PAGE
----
Sunday, June 15, 2008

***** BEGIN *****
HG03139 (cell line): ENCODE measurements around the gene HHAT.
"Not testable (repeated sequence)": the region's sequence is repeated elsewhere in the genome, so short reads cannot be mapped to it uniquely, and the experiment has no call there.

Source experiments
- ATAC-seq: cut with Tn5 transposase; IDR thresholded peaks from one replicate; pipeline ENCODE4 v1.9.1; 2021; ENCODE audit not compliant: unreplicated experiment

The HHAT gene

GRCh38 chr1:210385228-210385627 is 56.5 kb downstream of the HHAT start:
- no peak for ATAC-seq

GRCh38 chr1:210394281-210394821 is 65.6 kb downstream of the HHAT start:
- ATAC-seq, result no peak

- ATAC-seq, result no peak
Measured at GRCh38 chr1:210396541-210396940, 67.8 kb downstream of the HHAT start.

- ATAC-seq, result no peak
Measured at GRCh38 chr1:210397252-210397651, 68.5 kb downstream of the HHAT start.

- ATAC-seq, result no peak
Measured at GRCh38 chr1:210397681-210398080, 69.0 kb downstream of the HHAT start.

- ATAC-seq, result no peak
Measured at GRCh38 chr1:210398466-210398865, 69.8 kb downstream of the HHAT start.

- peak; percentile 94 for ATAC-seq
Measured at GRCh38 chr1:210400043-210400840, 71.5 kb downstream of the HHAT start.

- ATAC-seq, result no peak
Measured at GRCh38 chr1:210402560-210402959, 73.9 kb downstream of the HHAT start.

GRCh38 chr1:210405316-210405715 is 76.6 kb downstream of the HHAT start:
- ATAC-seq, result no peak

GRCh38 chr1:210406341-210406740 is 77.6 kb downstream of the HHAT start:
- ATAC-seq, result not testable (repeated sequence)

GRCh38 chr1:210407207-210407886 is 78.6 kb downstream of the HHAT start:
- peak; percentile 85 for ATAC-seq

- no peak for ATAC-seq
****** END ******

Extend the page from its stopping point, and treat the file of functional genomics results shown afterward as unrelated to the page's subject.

The Second Circuit addressed the definitional question of a "security" in a recent criminal case, U.S. v. Leonard (June 11, 2008), and held that an interest in a limited liability company organized to produce a movie was an "investment contract," despite the promoters' efforts to structure the LLCs so that they were not passive investments. The court acknowledged that if it were to confine itself to a review of the organizational documents, it would likely conclude that the interests could not be securities because, according to the documents, every member was expected to play an active role in the management of the company. The court, however, reaffirmed that in applying the Howey "investment contract" test the courts should look beyond the formal terms of the relationship to evaluate whether "the reasonable expectation was one of significant investor control." Here the court found this was not the expectation since in reality the members played an extremely passive role in the management and operation of the companies: they did negotiate the LLC agreements, they had no experience or expertise in the move business, and they did not, in fact, exercise meaningful managerial control. The court vacated the sentences and remanded for resentencing, however, since the district court had erred in its loss calculation by assuming that the securities were worthless. While recognizing that illiquid securities in private investments are extremely difficult to value, the district court was required to exercise its sound discretion in determining their valuation.